Wednesday, October 20

Tengs-accused has provided incorrect password information

The memorial stone at the place where Birgitte Tengs was found dead in Karmøy in May 1995.

The man in his 50s who is charged with the murder of Birgitte Tengs, has given password information that turned out not to be true, according to police.

On Tuesday, the Gulating Court of Appeal decided to reject the appeal against the imprisonment of the man accused of having murdered Birgitte Tengs in 1995. Thus, the imprisonment is maintained until 29 October with a ban on letters and visits and media.

In the judgment of the Court of Appeal, the prosecution has explained why it believes that the man must still be detained.

“Some of the information that the defendant has given about the passwords turned out to be incorrect,” writes the prosecution.

The Court of Appeal agrees that the lack of access to passwords by the police constitutes a danger of loss of evidence.

“The defendant has provided information to the police about the passwords of the e-mail boxes that they have shown not to vote. If he is released, he is likely to destroy or tamper with the computer evidence before the police secure it,” the court writes.

– It is not uncommon to forget passwords

Attorney Stian Kristensen, who is defending the defendant, says Stavanger Aftenblad that his client did not deliberately lie to the police, but instead responded to the police’s questions to the best of his ability. He denies having anything to do with the murder.

– Nor do I think the police believe that my client lied to them. You have tried your best to remember the passwords for the email addresses, and then it turned out that some of the passwords you provided did not match. I don’t think it’s unusual for people to forget passwords, says Kristensen.

It does not indicate the exact number of email accounts the man has at his disposal, but confirms that there are several.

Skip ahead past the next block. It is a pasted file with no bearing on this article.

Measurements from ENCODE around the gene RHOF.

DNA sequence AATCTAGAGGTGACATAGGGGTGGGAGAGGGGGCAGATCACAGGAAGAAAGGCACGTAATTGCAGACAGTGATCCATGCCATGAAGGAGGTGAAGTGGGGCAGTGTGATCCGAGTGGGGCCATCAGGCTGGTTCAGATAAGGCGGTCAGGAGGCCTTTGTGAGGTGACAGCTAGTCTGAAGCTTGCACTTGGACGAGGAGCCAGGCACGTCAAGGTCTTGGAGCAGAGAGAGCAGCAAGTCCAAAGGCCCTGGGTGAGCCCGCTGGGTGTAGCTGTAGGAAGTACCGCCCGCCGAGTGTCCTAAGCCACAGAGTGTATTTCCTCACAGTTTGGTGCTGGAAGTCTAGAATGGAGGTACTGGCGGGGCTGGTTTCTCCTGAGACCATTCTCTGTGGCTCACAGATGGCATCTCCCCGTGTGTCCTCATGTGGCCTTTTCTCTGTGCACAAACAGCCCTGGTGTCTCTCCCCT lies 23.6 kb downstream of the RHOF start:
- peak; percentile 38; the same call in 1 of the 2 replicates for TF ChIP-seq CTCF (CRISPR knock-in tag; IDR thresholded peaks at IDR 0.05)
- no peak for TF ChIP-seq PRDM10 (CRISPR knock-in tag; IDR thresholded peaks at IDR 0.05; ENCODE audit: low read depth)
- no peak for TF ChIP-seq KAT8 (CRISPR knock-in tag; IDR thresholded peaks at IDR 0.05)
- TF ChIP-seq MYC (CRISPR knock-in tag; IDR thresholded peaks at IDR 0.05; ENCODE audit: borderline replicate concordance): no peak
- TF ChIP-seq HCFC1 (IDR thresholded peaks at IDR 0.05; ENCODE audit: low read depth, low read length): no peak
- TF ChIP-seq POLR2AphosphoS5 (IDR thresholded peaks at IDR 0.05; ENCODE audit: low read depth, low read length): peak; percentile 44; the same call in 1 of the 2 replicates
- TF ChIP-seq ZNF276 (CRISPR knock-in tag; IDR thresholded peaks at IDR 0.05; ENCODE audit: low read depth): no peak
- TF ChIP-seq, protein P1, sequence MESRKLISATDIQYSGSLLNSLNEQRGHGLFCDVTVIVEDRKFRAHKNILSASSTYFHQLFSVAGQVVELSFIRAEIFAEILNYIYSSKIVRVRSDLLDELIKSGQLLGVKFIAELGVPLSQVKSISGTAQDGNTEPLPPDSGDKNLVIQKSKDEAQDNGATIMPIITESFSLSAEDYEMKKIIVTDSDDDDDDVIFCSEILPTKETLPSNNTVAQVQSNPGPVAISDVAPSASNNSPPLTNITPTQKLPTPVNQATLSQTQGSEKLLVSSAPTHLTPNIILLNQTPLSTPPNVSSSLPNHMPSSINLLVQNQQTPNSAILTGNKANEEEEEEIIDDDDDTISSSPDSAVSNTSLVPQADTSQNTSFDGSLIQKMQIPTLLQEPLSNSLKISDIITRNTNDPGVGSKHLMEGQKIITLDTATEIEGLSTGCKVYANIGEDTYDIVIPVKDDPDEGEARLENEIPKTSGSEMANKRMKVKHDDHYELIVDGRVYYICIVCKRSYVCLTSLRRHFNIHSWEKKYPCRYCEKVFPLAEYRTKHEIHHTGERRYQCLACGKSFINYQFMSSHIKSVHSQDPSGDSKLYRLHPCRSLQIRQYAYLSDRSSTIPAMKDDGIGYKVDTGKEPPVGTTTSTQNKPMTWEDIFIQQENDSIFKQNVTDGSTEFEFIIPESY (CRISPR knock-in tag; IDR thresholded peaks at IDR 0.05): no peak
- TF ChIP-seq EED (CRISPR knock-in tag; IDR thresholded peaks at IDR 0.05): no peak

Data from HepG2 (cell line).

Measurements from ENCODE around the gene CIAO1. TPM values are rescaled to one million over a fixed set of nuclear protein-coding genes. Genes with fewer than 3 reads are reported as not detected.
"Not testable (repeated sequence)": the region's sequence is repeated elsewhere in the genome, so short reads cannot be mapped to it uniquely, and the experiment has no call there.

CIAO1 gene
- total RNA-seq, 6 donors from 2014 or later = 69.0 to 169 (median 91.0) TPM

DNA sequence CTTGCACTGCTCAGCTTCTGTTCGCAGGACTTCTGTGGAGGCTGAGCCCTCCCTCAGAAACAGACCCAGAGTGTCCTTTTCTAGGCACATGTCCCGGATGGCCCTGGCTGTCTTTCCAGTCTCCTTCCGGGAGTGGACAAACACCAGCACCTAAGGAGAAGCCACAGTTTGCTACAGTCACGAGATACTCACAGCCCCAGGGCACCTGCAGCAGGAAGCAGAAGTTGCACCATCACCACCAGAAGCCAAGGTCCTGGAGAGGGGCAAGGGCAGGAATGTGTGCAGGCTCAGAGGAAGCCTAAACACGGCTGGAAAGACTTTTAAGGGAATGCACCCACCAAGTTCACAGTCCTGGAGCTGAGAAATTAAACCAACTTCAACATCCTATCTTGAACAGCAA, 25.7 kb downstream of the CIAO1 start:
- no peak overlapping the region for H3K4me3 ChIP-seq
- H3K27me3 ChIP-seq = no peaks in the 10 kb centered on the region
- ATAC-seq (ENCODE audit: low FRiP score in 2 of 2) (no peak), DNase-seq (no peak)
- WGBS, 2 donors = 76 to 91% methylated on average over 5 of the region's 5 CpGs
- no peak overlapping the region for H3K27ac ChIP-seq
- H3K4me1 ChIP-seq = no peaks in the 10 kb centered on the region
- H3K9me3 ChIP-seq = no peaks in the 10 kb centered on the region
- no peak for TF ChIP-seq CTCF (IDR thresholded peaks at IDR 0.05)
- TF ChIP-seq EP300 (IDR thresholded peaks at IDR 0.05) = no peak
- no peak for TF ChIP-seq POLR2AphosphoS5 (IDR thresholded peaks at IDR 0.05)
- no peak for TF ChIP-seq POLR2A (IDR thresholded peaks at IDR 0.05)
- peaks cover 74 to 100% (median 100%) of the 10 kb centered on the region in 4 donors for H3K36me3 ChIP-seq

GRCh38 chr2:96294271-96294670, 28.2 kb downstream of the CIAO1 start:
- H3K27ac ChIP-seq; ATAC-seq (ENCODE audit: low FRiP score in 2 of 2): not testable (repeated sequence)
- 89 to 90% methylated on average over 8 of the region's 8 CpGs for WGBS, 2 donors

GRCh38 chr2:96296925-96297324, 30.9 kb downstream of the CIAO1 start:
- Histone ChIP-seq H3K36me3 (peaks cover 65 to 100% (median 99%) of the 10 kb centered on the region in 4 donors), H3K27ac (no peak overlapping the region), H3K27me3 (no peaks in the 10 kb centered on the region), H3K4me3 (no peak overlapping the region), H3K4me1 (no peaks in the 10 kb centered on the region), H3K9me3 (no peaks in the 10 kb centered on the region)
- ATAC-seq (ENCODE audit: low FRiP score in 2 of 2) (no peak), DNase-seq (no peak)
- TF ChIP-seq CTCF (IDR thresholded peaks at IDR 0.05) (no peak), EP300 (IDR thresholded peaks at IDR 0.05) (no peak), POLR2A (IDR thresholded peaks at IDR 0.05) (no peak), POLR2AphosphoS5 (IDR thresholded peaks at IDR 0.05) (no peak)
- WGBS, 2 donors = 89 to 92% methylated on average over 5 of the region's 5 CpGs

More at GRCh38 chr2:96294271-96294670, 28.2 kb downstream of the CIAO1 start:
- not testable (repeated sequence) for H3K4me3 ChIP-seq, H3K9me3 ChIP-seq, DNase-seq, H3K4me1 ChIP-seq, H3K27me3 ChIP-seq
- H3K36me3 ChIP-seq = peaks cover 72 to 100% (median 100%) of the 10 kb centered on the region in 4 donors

– The accused is not likely to be guilty

It was previously known that the police have linked the man to the case through DNA traces. The prosecution has previously noted that the male lineage of the defendants in Karmøy at the time of the murder was very limited.

In the letter of support that Kristensen and his colleague Stian Bråstein wrote to the appeal to the Court of Appeal, they deny that there is good reason to suspect the accused.

“The results of DNA tests can come from many people,” they write.

“The results of the analysis do not make it probable that the defendant is guilty after the charge, nor if the results are evaluated in conjunction with the evidence in another way.”

They also believe that the prosecution bases its accusation on a hypothesis.

“The defendant has explained himself to the police and, despite numerous witness statements in the case, no one has observed the night of the defendant’s murder.”

Examine the alibi of the male relatives.

In its response, the prosecution writes that the Court of Appeal previously evaluated the defendant’s opinion on the value of the DNA fingerprint as the basis of suspicion.

“The police continue to investigate the alibi of other males in the family of the defendant’s father. Reference samples are examined to narrow the circle of Y-profiles.”

A Y-profile can give indications of whether two or more men belong to the same so-called Y line.

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